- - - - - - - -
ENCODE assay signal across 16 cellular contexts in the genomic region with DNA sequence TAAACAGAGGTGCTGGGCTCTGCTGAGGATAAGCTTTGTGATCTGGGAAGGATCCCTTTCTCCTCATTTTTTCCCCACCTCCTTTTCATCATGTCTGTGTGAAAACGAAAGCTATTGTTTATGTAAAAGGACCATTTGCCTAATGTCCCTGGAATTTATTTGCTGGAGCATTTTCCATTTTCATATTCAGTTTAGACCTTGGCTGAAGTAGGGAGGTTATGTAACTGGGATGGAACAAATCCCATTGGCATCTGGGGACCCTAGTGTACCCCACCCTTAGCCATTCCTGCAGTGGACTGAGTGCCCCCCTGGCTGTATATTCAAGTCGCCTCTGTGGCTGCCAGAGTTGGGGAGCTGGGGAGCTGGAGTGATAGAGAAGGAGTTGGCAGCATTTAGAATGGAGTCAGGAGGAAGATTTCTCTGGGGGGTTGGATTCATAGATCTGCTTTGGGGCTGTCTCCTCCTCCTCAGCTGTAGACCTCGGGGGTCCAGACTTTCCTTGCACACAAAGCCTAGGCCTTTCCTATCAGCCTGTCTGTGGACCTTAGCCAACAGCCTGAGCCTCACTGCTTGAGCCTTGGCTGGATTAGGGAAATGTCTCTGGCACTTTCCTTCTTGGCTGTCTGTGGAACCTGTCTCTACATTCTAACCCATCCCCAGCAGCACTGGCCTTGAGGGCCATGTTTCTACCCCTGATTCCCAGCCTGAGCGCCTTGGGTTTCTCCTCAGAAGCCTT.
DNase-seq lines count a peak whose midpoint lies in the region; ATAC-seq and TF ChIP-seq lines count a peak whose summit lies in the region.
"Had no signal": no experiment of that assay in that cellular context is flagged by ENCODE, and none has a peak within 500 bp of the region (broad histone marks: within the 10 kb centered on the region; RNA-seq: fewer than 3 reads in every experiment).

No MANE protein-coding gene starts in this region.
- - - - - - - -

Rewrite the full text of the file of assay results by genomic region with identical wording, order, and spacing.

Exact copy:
ENCODE assay signal across 16 cellular contexts in the genomic region with DNA sequence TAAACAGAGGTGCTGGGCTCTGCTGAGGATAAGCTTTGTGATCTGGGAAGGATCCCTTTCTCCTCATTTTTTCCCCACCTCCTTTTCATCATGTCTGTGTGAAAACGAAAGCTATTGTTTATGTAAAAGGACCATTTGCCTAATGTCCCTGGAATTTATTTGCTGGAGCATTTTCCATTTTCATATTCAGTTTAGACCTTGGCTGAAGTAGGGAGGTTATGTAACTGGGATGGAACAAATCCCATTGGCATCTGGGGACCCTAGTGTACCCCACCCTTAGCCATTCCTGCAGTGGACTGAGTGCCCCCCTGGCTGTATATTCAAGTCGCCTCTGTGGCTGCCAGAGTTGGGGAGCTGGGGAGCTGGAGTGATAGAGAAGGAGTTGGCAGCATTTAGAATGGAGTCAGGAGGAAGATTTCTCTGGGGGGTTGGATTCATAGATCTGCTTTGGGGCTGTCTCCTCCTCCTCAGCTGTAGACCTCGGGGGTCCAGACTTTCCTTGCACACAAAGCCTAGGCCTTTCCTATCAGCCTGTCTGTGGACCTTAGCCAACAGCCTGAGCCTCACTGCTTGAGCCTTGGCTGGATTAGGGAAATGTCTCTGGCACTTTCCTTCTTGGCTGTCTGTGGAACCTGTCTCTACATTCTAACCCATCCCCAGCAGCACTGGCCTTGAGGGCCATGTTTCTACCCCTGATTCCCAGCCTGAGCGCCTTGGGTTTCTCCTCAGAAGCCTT.
DNase-seq lines count a peak whose midpoint lies in the region; ATAC-seq and TF ChIP-seq lines count a peak whose summit lies in the region.
"Had no signal": no experiment of that assay in that cellular context is flagged by ENCODE, and none has a peak within 500 bp of the region (broad histone marks: within the 10 kb centered on the region; RNA-seq: fewer than 3 reads in every experiment).

No MANE protein-coding gene starts in this region.